The Treasury is turning up the pressure on fund managers to produce a code of best practice. It is preparing a discussion document on the subject which will be issued later this month.
Treasury sources said the discussion paper fleshed out ideas that were floated in November's pre-Budget report to encourage transparency in institutional investment.
However, senior fund managers believe the Government wants the industry to introduce a code of conduct - to include details of voting tactics and pay structures - which will allow investment groups that do not follow it to be 'named and shamed'. Investment sources said the Treasury is determined that fund managers should reveal the basis on which the remuneration of senior staff - whose annual bonuses can amount to millions of pounds a year - is founded.
Insiders at the Treasury said the discussion document was not intended as 'a blueprint for a code of best practice'. But it is meant to 'assist the industry in drawing up its own set of guidelines about how a good fund manager should operate'.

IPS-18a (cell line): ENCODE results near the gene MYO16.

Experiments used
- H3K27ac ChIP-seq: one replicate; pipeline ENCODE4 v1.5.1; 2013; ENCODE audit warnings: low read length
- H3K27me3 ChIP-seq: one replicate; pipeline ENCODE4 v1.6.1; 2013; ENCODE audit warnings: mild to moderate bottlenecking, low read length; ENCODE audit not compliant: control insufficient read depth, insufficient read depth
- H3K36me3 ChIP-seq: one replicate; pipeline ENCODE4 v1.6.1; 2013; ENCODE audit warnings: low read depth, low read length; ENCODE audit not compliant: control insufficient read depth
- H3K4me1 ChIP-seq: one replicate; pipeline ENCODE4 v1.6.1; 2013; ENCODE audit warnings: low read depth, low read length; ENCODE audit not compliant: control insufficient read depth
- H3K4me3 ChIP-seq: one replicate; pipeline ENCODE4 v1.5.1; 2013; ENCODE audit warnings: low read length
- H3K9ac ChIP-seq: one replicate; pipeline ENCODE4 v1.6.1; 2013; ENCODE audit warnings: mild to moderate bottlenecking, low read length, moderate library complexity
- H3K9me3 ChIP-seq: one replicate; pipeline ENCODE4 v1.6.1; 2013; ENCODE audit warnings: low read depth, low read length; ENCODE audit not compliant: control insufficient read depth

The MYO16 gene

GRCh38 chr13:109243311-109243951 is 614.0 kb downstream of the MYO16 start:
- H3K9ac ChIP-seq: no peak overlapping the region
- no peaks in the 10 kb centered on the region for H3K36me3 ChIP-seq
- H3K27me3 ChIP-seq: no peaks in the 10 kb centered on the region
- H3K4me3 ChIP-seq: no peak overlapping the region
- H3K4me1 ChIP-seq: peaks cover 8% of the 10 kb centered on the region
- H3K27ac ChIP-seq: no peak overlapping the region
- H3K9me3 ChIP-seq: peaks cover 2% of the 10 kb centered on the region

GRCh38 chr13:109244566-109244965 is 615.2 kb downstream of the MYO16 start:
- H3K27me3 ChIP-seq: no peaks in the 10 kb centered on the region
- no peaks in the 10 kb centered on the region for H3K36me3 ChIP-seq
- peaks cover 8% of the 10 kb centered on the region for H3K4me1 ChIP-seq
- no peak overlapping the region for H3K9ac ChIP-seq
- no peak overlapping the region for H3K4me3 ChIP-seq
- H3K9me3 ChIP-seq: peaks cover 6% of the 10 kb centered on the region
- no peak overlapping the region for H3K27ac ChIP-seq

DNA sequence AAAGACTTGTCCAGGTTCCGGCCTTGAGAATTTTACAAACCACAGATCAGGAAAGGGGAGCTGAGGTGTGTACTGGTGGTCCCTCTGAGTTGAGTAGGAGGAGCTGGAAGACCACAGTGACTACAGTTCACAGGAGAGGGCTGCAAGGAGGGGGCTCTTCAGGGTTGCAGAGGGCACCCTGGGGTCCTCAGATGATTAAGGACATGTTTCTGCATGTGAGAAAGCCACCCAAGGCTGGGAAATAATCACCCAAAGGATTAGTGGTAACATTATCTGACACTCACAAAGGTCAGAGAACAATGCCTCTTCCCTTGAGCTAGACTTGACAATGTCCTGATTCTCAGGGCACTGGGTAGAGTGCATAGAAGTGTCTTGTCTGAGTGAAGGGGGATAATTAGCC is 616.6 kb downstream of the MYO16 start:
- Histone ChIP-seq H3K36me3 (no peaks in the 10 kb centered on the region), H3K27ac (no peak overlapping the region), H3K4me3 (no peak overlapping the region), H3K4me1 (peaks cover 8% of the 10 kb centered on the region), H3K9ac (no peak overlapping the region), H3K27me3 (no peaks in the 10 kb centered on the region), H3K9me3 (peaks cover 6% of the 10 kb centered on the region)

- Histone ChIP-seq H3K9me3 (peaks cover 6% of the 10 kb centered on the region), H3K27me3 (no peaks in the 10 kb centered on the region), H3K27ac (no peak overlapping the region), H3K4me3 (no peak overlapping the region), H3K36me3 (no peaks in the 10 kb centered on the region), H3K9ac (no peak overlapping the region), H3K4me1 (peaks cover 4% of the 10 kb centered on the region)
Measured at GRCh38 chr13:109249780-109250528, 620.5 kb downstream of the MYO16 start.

The Treasury has not yet made up its mind whether to publish the paper.
'We would like to see something from the industry which reflects its views rather than ours,' said a source. 'This is not a huge 100-page document. Officials have merely written something which crystallises our views.'
In the pre-Budget report, the Government said there was room for improvement in the relationship between institutional investors and clients, notably pension and life funds. It said an effective market structure could be one in which fund managers would be expected to set out, to their clients and publicly, their objectives, how they assessed investment performance and the basis upon which key staff were